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The Internet is made up of links; we wouldn’t browse too much if we manually had to type every URL into the browser. However, many links you come across aren’t safe — from ad-filled pages to those that want to steal your login credentials, you need to be diligent at all times online. Here are four quick questions you can ask yourself whenever a link seems suspect.

1. Where did I find this link? If you saw a link about a free giveaway on MakeUseOf, you know it’s legitimate. But that flashing advertisement on a video website letting you know that you could win 100 iPhones probably should be avoided.

2. What am I expecting to find on the other side? A link that claims to go to your bank, Facebook, or some other sensitive site should be treated with caution. Likewise, if you’re expecting to find pirated software or illicit content Why Piracy Is Funded By Deceptive Ads, Porn And Malware Why Piracy Is Funded By Deceptive Ads, Porn And Malware Fake download buttons, pop-under ads, porn, and maybe even some malware. Just why is piracy funded by these kind of ads? Read More , be prepared for a site that might be unsafe.

3. What does the URL look like? Know how to investigate a URL’s structure. Don’t take the anchor text (the highlighted text on a page that goes to the link) at face value; mouse over the link and see what URL is displayed in the bottom-left of your browser. If it looks different from what you were expecting, starts with some form of “ad” or “redirect”, or looks like it’s going to PayPal, stay away. Use a link expander Reveal Where Short Links Really Go To With These URL Expanders Reveal Where Short Links Really Go To With These URL Expanders A few years ago, I didn’t even know what a shortened URL was. Today, it’s all you see, everywhere, all the time. The rapid rise of Twitter brought a never-ending need to use as few... Read More if the URL is shortened to disguise itself.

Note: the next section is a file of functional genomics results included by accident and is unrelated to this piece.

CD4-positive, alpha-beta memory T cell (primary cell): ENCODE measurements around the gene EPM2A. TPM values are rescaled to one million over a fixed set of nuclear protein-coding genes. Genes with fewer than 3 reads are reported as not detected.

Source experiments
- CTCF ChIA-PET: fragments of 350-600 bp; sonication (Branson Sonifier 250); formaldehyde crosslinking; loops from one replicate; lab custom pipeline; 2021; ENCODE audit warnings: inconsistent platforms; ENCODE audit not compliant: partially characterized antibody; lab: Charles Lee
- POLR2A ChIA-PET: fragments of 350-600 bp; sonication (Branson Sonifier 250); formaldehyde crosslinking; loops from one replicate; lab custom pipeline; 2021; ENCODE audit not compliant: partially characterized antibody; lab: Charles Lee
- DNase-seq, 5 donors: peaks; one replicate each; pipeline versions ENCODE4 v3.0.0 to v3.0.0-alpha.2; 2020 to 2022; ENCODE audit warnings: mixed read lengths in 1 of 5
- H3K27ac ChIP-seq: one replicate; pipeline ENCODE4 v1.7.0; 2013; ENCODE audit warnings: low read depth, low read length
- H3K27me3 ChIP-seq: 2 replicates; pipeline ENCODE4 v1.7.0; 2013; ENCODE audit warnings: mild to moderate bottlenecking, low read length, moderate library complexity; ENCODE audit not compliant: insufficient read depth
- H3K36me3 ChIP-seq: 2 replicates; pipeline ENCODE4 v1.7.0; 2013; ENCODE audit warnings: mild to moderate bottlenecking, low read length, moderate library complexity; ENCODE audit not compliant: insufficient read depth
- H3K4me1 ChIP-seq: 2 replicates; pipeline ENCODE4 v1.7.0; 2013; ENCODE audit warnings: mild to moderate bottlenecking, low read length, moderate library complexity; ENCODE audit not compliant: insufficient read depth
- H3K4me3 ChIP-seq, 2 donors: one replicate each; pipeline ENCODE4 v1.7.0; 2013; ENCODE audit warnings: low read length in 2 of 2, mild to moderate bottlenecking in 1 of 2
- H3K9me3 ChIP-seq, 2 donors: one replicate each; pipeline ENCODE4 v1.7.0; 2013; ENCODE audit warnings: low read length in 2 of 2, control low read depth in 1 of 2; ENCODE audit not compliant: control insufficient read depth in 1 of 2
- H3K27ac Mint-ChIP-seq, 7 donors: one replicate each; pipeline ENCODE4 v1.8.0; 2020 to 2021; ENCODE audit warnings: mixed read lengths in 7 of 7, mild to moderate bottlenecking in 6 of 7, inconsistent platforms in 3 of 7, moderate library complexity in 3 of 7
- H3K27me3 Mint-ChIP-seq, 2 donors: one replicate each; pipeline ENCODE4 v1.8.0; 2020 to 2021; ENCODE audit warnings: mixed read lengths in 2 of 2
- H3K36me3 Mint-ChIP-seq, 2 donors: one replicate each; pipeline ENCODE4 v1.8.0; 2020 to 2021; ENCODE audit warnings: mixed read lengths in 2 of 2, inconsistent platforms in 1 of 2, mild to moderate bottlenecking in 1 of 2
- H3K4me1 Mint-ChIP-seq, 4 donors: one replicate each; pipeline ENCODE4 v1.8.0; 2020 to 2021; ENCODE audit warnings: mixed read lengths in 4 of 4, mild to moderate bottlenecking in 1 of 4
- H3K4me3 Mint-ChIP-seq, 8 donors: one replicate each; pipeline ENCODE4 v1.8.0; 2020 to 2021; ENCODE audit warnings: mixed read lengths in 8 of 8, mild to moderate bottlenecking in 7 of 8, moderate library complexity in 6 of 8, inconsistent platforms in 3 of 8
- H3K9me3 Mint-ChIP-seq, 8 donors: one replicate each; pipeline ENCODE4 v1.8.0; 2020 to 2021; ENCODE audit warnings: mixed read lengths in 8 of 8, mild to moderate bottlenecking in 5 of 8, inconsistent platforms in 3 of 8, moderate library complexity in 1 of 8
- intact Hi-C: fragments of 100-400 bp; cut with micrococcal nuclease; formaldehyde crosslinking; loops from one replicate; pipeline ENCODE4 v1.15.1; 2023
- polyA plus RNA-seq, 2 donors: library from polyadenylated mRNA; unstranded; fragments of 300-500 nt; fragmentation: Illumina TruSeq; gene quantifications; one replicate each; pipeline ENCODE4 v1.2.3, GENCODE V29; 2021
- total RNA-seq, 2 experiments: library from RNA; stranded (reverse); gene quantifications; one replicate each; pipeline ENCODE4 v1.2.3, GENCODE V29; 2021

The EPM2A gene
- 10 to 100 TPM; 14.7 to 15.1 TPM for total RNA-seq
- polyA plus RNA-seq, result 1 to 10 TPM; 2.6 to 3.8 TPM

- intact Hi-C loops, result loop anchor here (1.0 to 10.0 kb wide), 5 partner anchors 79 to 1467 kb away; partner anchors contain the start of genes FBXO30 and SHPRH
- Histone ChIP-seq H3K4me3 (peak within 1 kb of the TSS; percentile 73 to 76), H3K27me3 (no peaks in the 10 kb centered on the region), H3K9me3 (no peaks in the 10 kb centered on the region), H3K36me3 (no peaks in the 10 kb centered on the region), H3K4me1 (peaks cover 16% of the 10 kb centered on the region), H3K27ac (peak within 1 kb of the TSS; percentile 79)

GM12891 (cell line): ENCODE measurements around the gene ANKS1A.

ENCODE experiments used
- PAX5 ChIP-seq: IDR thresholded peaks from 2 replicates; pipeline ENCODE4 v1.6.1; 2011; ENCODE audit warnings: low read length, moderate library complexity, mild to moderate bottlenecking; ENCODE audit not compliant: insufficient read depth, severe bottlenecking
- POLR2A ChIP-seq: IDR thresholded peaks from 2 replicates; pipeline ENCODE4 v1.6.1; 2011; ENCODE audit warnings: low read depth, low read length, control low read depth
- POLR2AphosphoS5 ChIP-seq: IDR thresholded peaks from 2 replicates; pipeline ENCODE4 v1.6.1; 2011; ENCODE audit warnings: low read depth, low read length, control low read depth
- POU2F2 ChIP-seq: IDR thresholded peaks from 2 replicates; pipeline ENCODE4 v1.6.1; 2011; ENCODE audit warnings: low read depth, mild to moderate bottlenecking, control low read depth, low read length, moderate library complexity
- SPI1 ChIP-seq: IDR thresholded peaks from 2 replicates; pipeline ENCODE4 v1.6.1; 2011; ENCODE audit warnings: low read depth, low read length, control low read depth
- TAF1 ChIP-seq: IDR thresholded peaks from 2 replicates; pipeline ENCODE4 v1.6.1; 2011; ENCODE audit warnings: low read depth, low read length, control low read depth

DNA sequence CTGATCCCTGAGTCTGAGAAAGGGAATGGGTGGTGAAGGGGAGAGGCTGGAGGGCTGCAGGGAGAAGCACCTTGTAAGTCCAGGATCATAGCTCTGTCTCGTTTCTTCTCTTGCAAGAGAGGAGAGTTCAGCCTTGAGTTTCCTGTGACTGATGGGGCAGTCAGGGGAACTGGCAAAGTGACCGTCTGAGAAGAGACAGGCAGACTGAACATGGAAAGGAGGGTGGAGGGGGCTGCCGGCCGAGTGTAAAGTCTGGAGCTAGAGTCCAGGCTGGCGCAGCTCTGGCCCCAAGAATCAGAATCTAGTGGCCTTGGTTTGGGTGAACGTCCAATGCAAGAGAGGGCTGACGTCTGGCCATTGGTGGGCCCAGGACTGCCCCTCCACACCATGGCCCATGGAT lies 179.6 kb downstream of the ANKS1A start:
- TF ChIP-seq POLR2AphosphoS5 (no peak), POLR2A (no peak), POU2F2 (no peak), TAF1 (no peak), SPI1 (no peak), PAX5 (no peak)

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4. What do others think of this link? Install an antivirus extension in your browser 7 Free Anti-Virus Tools For Your Browser: Scan Links Before You Click 7 Free Anti-Virus Tools For Your Browser: Scan Links Before You Click Viruses, malware, phished websites. Online mousetraps are lying in wait for some poor sucker to click on, so their computer can be added to the collection of zombie computers spewing out spam. Read More that will alert you of unsafe links, like WOT (Web of Trust). If you’re really stumped, you don’t have to guess; get help from the experts!

What methods do you use to stay safe from rogue links? I’m looking forward to hearing your tips in the comments!

Image Credit: iQoncept via Shutterstock.com

  1. FileEagle.com Chris
    March 31, 2016 at 2:49 am

    Google Chrome has Safe Browsing Engine. It is useful in some cases if you are redirected to malicious sites.

    • Ben Stegner
      April 6, 2016 at 3:14 pm

      This is a nice feature, and can save you if you slip up, but it's better not to test it in the first place if you can help it at all.

  2. Peter Fitzsimmons
    March 24, 2016 at 10:21 am

    I never shortened links -

    If A tweet, or email asks me to click a link to a website it's usually one I already have bookmarked and simply open a new tab and find the relevant page that way.

    It may take a couple of extra seconds, but I'd rather be safe.

    I never use URL shorteners either. I'd rather put the full link up so folks can see exactly where they will end up.
    It can be a bit of an issue for tweets, wit the 140 character limit, but I'd rather be open and honest with links.

    I may have missed out on many brilliant things in the past by ignoring short links but I find it's best practice to ensure I keep safe on line.

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